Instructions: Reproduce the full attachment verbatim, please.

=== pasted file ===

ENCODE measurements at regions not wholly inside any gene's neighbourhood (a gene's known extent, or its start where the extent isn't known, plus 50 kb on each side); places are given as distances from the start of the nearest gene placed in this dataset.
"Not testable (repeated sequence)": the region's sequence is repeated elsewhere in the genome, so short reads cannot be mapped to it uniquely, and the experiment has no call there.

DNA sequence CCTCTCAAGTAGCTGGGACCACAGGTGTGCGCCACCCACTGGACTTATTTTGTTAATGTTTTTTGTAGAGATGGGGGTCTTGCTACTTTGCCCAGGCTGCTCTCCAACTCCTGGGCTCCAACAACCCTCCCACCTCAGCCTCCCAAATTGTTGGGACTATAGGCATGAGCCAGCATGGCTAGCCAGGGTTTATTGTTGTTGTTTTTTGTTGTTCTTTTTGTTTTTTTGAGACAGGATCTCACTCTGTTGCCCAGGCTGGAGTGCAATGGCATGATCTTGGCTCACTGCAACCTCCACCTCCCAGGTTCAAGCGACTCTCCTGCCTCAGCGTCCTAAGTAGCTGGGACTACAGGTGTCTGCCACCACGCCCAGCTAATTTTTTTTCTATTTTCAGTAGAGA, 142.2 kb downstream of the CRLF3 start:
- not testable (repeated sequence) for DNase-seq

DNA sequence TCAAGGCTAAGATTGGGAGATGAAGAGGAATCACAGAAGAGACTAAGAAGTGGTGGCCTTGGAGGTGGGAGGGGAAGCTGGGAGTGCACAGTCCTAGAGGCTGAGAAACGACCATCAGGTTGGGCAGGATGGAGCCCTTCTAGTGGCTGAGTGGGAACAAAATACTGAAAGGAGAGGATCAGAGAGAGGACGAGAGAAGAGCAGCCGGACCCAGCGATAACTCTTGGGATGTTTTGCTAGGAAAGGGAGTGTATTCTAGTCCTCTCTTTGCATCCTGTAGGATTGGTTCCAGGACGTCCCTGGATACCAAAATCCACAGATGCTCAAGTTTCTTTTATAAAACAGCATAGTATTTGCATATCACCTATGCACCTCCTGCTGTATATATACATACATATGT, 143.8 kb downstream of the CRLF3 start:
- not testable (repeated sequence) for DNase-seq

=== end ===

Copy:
ENCODE measurements at regions not wholly inside any gene's neighbourhood (a gene's known extent, or its start where the extent isn't known, plus 50 kb on each side); places are given as distances from the start of the nearest gene placed in this dataset.
"Not testable (repeated sequence)": the region's sequence is repeated elsewhere in the genome, so short reads cannot be mapped to it uniquely, and the experiment has no call there.

DNA sequence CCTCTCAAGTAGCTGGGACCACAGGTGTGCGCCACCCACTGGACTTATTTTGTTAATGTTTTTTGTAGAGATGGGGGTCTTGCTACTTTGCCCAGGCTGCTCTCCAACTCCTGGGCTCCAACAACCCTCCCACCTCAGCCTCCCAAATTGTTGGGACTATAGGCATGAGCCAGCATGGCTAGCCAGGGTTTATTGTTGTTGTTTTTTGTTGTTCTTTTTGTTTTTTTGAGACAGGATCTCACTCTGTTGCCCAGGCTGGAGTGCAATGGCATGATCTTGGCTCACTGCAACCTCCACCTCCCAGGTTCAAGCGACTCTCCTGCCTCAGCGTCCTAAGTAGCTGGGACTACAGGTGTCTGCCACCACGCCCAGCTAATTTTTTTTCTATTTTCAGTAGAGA, 142.2 kb downstream of the CRLF3 start:
- not testable (repeated sequence) for DNase-seq

DNA sequence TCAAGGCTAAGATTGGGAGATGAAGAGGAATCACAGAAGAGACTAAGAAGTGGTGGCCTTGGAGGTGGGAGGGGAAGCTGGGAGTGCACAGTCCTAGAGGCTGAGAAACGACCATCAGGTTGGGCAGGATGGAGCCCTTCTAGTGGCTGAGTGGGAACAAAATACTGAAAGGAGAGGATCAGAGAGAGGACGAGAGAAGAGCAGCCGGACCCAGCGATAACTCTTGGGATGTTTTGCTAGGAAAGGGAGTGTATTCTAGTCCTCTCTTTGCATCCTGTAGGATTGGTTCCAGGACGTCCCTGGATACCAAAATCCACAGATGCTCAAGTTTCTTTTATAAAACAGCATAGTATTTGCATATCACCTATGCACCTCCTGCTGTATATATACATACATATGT, 143.8 kb downstream of the CRLF3 start:
- not testable (repeated sequence) for DNase-seq